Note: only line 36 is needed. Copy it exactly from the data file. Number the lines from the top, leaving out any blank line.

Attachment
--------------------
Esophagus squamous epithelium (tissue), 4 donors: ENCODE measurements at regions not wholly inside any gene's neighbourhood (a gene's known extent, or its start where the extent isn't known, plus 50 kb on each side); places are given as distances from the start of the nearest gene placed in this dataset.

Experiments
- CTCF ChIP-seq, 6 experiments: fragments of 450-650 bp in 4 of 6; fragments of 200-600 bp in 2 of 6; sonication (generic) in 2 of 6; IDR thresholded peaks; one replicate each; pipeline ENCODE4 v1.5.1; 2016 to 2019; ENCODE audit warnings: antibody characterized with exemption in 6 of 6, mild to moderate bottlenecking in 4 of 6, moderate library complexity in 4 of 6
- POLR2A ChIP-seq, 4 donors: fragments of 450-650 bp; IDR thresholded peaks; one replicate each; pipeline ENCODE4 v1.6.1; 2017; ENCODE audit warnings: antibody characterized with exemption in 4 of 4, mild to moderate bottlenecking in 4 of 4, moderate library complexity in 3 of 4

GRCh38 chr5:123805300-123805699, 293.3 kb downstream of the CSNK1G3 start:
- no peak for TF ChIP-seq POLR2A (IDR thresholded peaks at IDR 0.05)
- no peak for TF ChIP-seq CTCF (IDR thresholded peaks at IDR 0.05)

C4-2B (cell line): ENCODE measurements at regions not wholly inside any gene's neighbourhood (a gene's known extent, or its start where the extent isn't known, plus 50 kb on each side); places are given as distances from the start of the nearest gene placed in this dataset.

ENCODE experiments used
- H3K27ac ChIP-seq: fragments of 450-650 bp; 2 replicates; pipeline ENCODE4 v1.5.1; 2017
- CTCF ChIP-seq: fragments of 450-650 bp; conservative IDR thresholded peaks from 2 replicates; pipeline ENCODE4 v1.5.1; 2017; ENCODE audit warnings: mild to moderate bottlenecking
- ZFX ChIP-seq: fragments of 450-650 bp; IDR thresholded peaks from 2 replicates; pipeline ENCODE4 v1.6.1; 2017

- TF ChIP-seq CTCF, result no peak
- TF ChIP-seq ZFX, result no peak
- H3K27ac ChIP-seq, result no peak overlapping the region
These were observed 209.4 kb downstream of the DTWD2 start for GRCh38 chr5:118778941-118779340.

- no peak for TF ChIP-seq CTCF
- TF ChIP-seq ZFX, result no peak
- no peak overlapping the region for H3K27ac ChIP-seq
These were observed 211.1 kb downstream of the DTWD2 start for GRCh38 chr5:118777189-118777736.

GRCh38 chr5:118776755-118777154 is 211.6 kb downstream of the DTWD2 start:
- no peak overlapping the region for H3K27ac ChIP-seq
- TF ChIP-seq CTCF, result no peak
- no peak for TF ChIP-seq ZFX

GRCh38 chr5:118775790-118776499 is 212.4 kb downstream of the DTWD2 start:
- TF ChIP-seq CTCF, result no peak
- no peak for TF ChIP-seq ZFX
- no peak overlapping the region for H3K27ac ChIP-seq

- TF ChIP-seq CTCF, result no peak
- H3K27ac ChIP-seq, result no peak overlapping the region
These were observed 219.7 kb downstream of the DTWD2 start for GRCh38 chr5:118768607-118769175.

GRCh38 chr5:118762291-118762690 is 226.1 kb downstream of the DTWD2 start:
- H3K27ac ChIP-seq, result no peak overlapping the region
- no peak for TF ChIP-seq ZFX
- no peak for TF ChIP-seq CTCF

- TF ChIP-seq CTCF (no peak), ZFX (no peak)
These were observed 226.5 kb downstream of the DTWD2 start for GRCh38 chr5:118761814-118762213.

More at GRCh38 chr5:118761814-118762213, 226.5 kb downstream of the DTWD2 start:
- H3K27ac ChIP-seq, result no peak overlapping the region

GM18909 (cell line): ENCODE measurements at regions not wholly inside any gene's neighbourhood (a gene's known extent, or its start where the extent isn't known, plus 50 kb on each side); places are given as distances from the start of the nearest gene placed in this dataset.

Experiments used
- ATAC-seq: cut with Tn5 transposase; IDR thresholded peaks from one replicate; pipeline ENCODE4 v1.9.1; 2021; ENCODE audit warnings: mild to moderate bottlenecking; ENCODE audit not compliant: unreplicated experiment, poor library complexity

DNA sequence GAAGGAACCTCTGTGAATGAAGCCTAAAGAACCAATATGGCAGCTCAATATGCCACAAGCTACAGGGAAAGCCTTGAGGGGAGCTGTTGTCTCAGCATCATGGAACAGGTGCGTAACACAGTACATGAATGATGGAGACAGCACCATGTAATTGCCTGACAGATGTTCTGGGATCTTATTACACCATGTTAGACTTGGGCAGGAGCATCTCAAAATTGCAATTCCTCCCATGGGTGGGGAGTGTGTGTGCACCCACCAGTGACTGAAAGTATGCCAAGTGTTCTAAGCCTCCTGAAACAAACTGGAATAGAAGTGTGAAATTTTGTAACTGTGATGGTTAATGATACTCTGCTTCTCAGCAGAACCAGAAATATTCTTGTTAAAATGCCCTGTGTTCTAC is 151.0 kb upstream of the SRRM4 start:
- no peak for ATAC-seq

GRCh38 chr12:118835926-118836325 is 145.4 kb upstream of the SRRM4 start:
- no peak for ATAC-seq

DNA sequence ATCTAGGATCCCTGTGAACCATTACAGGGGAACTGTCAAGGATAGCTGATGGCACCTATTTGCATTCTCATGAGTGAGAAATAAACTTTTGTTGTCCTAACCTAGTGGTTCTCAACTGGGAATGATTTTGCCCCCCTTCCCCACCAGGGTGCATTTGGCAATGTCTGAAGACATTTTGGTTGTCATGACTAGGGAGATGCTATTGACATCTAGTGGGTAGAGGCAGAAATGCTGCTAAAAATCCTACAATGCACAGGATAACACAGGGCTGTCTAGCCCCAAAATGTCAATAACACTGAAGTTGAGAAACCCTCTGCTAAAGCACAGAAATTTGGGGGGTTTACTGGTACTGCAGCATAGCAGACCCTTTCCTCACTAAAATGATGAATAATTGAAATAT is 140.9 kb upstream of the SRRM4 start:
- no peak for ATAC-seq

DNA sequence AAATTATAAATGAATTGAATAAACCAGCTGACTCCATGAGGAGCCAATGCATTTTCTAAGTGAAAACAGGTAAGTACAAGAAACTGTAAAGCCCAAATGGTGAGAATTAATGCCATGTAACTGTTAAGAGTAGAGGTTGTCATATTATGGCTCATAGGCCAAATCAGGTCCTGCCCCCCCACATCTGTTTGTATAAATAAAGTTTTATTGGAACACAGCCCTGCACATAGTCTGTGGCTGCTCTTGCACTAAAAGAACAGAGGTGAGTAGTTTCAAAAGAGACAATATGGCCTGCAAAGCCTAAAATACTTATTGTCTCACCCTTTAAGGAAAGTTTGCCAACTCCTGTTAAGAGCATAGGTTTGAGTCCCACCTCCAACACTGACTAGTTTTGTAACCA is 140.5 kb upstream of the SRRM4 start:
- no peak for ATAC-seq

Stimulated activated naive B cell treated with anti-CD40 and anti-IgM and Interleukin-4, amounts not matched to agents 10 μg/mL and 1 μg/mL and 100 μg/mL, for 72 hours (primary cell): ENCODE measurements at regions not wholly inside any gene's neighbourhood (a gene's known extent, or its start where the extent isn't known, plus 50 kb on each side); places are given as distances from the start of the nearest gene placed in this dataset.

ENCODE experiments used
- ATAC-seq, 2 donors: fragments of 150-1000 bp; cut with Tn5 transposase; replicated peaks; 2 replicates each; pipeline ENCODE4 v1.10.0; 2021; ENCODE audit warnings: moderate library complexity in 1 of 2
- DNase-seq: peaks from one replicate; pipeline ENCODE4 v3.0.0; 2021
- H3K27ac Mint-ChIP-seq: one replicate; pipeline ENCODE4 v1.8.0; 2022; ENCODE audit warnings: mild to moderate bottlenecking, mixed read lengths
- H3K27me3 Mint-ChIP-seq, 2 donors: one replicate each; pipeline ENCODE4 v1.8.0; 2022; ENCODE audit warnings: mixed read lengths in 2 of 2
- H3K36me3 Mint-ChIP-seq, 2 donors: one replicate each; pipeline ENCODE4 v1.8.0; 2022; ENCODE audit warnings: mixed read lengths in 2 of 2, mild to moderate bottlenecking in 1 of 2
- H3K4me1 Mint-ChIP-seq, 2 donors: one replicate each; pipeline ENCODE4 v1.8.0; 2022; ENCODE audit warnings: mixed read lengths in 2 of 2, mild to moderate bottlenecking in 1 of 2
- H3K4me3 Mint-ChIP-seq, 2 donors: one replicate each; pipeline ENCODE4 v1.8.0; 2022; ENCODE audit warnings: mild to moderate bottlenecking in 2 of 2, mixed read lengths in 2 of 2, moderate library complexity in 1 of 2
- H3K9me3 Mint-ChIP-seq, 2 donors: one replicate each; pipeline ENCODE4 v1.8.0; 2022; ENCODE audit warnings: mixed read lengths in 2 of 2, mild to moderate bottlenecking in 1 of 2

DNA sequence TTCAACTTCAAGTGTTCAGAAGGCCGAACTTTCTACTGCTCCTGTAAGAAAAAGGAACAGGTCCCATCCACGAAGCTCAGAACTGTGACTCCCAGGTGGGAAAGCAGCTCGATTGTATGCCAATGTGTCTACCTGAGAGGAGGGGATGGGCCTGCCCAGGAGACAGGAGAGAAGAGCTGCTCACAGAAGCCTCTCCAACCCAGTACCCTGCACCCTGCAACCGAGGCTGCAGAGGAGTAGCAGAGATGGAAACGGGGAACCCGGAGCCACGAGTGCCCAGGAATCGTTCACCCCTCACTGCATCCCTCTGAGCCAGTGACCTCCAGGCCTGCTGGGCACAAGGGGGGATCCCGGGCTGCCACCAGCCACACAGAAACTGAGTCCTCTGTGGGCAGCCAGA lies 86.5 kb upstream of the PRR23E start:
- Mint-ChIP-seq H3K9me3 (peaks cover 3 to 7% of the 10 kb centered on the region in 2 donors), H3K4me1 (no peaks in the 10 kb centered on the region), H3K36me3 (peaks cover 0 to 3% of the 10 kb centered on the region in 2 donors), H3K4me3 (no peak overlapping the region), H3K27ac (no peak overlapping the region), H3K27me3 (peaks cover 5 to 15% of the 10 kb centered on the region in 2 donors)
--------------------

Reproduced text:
- TF ChIP-seq CTCF (no peak), ZFX (no peak)